The second perspective Edwards wrote about is the “beatific vision” of Jesus Christ, encouraging his hearers and readers to make the pursuit, enjoyment, and continuance in this vision an increasing part of their walk with the Lord. If we are enthralled with the beautiful vision of Jesus in glory, we will be less likely to be allured by the fleeting pleasures of the flesh and world. Pastors who live in the light of such vision are more likely to encourage the people they serve to walk in it as well. Thus the faith of all is strengthened, since “faith is the assurance of things hoped for, the evidence of things not seen” (Heb. 11.1, my translation).

Invested in prayer
This heavenly-minded vision is acquired through meditation and prayer. The Scriptures offer abundant glimpses of the beatific vision. As Edwards noted, pastors should devote seasons of solitude to meditating on those passages of Scripture, melding them together with the eye of the heart into one powerful, expansive, beautiful, and growing vision of Jesus, exalted in glory.

We must devote regular time to contemplating Jesus and the unseen realm in our times of “secret prayer.” But we also do well to draw aside from time to time for more extended periods of silent reflection, focused contemplation, singing, and prayer, in which we work to make the beatific vision of Christ the spiritual screen saver of our soul.

As the servant of God’s flock, the pastor bends his back to meet the needs of his flock, to encourage and equip them for greater growth in the Lord and His Kingdom. As the servant of the Lord of glory, the pastor bends his knee to gaze upon His Lord and Savior, wonder at His loveliness, bask in His radiance and power, and draw near to His transforming mercy and grace.

This was the example of Jesus, Edwards noted, and it must be one that all follow who are called to shepherd the flock of God.

“Except pastors retain this end in view, it can by no means be that they will in good earnest proceed in the course of their calling, but will, on the contrary, become often faint; for there are innumerable hindrances which are sufficient to discourage the most prudent. They have often to do with ungrateful men, from whom they receive an unworthy reward; long and great labors are often in vain; Satan sometimes prevails in his wicked devices. Lest, then, the faithful servant of Christ should be broken down, there is for him one and only one remedy, ― to turn his eyes to the coming of Christ. Thus it will be, that he, who seems to derive no encouragement from men, will assiduously go on in his labors, knowing that a great reward is prepared for him by the Lord.”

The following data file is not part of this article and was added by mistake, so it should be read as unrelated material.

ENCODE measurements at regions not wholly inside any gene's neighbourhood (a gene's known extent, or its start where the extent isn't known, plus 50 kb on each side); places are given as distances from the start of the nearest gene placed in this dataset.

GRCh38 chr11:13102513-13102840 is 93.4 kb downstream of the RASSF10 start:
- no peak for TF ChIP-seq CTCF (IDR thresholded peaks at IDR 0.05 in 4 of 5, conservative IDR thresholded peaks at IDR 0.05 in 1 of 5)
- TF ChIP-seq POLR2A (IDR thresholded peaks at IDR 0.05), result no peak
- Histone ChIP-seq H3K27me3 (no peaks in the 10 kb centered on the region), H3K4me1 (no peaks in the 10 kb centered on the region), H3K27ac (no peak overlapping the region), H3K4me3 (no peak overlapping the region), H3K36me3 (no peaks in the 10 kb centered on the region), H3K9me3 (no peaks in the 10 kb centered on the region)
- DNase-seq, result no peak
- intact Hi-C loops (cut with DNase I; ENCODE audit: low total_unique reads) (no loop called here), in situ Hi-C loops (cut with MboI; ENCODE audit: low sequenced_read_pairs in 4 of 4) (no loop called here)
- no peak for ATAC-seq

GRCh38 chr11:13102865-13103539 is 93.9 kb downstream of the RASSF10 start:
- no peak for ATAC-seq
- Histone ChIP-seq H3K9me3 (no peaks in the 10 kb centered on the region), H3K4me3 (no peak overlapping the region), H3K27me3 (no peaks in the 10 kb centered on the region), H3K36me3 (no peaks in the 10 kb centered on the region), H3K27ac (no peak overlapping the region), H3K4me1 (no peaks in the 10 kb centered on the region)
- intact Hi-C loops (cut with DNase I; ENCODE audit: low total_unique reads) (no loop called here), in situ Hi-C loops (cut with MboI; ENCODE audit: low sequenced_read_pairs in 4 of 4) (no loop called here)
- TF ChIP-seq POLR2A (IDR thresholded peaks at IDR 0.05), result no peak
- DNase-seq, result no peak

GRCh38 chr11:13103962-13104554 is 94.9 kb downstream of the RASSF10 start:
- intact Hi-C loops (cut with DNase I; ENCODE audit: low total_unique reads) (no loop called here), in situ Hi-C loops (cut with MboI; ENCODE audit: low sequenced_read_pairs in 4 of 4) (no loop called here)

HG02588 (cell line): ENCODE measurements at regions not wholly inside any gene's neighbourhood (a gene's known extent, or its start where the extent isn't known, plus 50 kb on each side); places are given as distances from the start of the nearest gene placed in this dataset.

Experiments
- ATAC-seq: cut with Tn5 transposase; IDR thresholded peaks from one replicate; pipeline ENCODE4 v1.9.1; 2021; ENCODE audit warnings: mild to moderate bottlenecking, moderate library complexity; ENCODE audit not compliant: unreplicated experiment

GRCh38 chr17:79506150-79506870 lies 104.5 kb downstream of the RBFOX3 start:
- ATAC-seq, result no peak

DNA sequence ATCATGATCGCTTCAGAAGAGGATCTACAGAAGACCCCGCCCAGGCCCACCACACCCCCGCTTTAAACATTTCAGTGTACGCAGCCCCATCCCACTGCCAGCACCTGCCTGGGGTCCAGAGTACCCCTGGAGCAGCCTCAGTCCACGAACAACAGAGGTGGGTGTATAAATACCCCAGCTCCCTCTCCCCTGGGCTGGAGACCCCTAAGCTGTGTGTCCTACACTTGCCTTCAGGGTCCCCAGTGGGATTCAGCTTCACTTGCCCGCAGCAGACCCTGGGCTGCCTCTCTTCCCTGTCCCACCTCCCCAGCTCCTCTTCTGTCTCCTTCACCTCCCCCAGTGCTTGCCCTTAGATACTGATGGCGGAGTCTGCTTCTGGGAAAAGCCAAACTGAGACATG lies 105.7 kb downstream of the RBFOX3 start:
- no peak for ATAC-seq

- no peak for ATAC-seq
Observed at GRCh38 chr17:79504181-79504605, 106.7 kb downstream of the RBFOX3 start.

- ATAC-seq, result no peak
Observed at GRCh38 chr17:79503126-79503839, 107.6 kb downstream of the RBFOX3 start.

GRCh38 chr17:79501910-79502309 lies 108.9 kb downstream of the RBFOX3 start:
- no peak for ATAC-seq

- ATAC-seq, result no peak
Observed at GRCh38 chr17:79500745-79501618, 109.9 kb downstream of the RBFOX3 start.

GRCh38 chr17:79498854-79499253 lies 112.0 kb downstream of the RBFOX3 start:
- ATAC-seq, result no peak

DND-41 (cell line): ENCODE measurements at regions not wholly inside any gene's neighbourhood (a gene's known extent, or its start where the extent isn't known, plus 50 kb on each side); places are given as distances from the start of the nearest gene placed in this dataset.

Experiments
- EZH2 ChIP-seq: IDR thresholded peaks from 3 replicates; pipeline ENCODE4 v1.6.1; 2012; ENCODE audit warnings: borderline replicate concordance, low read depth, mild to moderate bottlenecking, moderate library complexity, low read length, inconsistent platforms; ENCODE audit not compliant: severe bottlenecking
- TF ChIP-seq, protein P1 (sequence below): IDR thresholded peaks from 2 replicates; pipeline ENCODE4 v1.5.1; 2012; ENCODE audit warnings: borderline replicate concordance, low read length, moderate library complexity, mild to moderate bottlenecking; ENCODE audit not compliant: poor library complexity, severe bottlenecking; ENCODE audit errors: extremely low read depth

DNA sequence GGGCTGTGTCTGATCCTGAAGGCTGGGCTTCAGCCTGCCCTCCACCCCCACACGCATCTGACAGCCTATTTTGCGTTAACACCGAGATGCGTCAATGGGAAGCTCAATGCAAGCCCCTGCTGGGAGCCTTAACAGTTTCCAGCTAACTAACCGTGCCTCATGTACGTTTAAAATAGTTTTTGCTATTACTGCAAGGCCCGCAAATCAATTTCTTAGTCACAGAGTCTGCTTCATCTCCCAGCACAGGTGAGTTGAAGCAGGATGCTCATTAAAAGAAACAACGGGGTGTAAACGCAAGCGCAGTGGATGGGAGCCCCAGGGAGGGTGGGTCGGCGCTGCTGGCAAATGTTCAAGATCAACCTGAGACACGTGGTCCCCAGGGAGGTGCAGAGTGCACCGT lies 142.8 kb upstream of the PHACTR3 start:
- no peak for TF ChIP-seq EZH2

- John Calvin, Commentary on 1 Peter 5.4

The Landscape of Unseen Things

Need some refreshing on this glorious vision of Christ and the unseen world? Our workbook, The Landscape of Unseen Things, is a 24-lesson tour de force of that world we are to focus on in following Jesus. It’s an excellent resource for church leaders. Order your copy by clicking here.

Join us to pray for revival
Men, if you would like to pray with other men, join us each Tuesday at 10:00 am Eastern as we gather online around a psalm to seek the Lord for revival. If you’re interested in joining us, send me an email at This email address is being protected from spambots. You need JavaScript enabled to view it., and I’ll make sure you receive an invitation.

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Scripture taken from the New King James Version. © Copyright 1982 by Thomas Nelson, Inc. Used by permission. All rights reserved. Quotations from Jonathan Edwards, “The True Excellency of a Gospel Minister,” are from Edward Hickman, ed.,The Works of Jonathan Edwards(Edinburgh: The Banner of Truth Trust, 1834, 1995), Vol. 2, pp.  955 ff. Unless otherwise indicated, quotes from Church fathers are from The Ancient Christian Commentary Series (InterVarsity Press).

T.M. Moore

T. M. Moore is principal of The Fellowship of Ailbe, a spiritual fellowship in the Celtic Christian tradition. He and his wife, Susie, make their home in Essex Junction, VT.